To ensure uniformity in the dropping process, Carly Peterson, a Dodgers youth programs staff member, and Hannibol Sullivan, the Los Angeles Area Council's assistant director of field service, energetically tossed all 76 entries off the side of Dodger Stadium. Peterson said that the hardest part of her day was deciding which category a device should be entered under and then "deciding which contraption was going to win what" because "they all did a great job.

"We hope this event will grow bigger and better every year," Peterson added. "[A lot of our people] come out and watch it. It's talked about all season."

One reason the Dodger Egg Drop draws crowds: lots of advance publicity. Packs learn about the contest through mailings; leaders receive fliers at roundtables; others read about it in Scouters' News, a magazine that goes to volunteers and affiliates of the Los Angeles Area Council, and on the council's Web site.

Reed Potter, also of Pack 550, watches the big drop.

New Cub Scouts recruited

The annual egg drop is a popular activity among current pack members and also helps to recruit new Cub Scouts.

In "May and June...we will tell [potential Cub Scouts] that we have the Dodger Egg Drop in August," said Urban Emphasis Division senior district executive Rita Burgueno. "And they say, 'Dodger Egg Drop—what do we do?' This often brings [them into Cub Scouting]. We had 50 new kids [who joined] in May...That was really exciting."

PSA's in English and Spanish

Dodger Egg Drop day also provides an opportunity for packs to raise money: They keep $2 from every $6 ticket they sell. Scouts sold 2,300 tickets for the Aug. 13, 2005, game.

On that day, public service announcements (PSA's) about joining Cub Scouting, both in English (by former Dodger manager and current special advisor Tommy Lasorda) and in Spanish (by former Dodger infielder José Valentin), were broadcast during pre-game ceremonies. Valentin (who was signed as a free agent by the New York Mets last December) took a break from his pre-game workout to shake hands with the boys during their visit to center field.

Also, highlights from the previous year's Dodger Egg Drop contest were shown on the DodgerVision video board in left field.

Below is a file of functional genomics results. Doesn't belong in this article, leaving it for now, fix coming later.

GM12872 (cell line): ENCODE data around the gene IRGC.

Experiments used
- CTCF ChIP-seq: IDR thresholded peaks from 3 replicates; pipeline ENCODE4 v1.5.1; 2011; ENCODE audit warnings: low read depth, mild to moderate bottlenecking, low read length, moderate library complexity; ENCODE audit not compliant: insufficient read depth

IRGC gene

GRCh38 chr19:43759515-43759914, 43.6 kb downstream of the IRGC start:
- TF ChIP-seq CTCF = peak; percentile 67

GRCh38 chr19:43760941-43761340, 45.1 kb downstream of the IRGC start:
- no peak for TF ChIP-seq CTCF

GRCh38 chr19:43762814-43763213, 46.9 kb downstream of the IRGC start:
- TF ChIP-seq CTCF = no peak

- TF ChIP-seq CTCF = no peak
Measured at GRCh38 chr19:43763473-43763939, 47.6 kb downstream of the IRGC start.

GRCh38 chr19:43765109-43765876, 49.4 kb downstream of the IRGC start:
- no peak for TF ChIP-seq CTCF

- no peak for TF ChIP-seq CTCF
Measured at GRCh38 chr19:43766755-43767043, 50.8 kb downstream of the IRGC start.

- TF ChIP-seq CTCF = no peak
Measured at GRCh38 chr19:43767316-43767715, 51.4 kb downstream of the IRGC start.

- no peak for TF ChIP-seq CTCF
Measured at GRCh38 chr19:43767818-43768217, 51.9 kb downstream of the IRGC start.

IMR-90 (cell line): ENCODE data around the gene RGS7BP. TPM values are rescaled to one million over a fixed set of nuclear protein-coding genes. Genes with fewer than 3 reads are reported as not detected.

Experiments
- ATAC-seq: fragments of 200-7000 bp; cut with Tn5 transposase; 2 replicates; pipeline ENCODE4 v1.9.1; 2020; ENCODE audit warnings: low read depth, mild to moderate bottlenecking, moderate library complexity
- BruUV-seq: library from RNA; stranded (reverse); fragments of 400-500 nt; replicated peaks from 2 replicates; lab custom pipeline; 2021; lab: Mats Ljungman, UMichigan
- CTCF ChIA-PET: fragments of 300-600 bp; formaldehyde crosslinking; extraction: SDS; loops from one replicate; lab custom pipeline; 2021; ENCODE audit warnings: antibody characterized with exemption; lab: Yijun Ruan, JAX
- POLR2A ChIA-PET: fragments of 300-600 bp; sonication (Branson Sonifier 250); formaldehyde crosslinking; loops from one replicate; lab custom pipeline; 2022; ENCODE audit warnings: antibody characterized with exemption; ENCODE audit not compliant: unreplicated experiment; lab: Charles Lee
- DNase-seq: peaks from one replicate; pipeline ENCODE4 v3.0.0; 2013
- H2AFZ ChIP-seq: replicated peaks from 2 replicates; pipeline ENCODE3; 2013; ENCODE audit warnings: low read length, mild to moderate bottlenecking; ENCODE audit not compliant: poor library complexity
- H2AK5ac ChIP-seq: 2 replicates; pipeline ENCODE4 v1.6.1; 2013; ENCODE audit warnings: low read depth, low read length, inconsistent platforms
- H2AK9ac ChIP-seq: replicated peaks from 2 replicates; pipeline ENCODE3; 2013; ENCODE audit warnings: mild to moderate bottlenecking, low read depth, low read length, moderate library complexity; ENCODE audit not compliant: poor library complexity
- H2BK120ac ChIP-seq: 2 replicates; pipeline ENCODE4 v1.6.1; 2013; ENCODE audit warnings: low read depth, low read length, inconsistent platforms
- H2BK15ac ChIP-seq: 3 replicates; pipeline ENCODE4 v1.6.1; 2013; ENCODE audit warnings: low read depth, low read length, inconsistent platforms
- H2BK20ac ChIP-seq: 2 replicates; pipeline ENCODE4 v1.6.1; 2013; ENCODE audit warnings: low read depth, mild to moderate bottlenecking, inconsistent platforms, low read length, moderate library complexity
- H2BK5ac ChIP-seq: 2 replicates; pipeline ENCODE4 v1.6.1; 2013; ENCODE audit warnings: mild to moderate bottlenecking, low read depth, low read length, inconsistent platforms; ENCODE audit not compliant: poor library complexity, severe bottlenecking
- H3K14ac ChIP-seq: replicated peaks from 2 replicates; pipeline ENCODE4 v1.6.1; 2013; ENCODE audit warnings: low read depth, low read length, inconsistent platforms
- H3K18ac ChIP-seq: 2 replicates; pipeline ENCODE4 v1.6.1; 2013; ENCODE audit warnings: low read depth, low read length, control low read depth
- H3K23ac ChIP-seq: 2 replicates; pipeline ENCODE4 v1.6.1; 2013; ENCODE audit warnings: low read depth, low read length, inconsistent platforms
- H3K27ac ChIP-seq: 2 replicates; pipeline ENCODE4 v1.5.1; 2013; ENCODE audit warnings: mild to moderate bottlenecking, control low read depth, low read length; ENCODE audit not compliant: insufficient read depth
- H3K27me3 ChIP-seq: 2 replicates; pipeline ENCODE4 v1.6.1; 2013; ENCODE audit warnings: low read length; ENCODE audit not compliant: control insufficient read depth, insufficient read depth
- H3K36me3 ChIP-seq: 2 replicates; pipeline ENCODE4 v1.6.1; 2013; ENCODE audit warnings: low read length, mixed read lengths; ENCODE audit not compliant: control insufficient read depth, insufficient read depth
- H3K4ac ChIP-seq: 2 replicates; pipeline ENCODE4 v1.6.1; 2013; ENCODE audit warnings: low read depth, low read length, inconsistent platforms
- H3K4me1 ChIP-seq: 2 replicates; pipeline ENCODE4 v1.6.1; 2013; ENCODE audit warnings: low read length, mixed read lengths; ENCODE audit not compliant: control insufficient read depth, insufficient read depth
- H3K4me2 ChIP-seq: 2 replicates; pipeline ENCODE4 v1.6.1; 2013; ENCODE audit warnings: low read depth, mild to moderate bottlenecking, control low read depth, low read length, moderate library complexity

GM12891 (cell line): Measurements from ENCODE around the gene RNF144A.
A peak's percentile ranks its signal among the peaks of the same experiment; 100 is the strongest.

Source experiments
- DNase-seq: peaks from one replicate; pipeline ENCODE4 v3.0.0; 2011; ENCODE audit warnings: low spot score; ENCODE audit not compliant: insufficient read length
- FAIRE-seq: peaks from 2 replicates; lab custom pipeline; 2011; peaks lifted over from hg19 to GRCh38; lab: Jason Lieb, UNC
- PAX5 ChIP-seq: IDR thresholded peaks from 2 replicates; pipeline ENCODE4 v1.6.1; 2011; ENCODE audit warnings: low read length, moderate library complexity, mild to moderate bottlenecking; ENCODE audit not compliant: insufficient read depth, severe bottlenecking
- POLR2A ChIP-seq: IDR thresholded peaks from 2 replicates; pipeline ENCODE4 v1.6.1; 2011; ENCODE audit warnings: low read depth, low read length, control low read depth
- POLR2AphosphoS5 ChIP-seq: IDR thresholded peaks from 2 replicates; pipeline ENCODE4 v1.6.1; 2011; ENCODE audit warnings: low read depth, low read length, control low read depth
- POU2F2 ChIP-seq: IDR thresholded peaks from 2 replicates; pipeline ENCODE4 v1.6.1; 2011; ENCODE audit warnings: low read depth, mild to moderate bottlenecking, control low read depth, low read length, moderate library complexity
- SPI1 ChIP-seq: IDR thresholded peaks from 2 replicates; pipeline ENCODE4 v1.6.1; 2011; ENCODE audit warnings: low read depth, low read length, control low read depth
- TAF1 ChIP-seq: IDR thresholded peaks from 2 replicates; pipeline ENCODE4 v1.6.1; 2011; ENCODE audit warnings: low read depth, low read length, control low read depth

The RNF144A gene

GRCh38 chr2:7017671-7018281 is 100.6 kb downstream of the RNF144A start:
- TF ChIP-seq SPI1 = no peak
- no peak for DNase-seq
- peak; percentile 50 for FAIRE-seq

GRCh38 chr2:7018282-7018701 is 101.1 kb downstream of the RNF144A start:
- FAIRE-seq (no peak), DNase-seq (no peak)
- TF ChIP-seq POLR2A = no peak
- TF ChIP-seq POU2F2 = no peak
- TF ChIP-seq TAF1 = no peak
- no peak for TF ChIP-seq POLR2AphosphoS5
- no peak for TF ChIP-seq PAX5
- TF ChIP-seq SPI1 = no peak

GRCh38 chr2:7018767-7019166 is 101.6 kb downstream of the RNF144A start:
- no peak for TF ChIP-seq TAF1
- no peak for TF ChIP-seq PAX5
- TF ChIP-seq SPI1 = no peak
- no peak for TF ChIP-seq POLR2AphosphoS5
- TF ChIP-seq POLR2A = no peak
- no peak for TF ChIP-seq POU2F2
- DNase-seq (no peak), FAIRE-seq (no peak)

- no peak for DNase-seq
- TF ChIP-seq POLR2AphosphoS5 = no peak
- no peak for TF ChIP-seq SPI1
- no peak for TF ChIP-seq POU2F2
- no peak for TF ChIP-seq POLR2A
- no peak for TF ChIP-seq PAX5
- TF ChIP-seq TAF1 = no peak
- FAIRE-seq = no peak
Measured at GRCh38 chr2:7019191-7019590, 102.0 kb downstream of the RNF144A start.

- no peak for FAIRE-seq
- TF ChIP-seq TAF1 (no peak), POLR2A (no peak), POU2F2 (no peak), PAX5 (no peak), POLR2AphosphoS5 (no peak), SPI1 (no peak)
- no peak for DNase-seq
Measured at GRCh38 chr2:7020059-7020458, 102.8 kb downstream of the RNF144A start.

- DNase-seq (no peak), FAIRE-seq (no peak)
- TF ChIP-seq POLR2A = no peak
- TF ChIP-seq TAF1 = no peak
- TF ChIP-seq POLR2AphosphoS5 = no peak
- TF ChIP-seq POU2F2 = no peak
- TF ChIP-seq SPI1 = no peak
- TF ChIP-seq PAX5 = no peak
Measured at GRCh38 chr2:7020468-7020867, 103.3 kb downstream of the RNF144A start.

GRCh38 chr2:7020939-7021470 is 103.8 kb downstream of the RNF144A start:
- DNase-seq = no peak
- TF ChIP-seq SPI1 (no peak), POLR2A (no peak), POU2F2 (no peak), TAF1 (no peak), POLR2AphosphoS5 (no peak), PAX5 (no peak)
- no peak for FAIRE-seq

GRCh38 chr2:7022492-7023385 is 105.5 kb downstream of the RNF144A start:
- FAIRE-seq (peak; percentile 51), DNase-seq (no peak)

Scout scenes also filled the big screen at Dodger Stadium, starting with the Boy Scout honor guard and flag brigade that joined the Egg Drop winners for pre-game ceremonies and continuing during the game with shots of various uniformed Scouts and Scouters in attendance.

Pride, relief for winning entrants

Assistant Webelos den leader Joe Glowacki of Pack 660, Cypress, Calif., brought five Cub Scouts, including his 9-year-old twins, Jimmy and Joey, to the Dodger Egg Drop.

"We all survived," said Glowacki with a mixture of pride and relief as the last of the five boys' eggs was verified as unbroken. "This is my first time at the event, and it's very well run. We are just having a lot of fun. All the boys seem to have a good time."

The LAAC's assistant director of field service, Hannibol Sullivan, who entertained the Dodger Egg Drop crowd of about 250 with one-liners from high atop his perch on the outer Reserve section wall, had to agree.

"The most memorable thing I've seen is the expression of the kids as they get to run out onto center field," said Sullivan, a veteran of three Dodger Egg Drops. "Their eyes light up, they are all smiles, and they kind of don't want to leave.

"They just want to stay out there all day."

Kathy Vilim DaGroomes is associate editor of Scouting magazine. (For information on this year's Dodger Scout days and the Dodger Egg Drop contest, call 866-DODGERS or visit the Los Angeles Dodgers Web site at

Top of Page

March - April 2006 Table of Contents

Copyright © 2006 by the Boy Scouts of America. All rights thereunder reserved; anything appearing in Scouting magazine or on its Web site may not be reprinted either wholly or in part without written permission. Because of freedom given authors, opinions may not reflect official concurrence.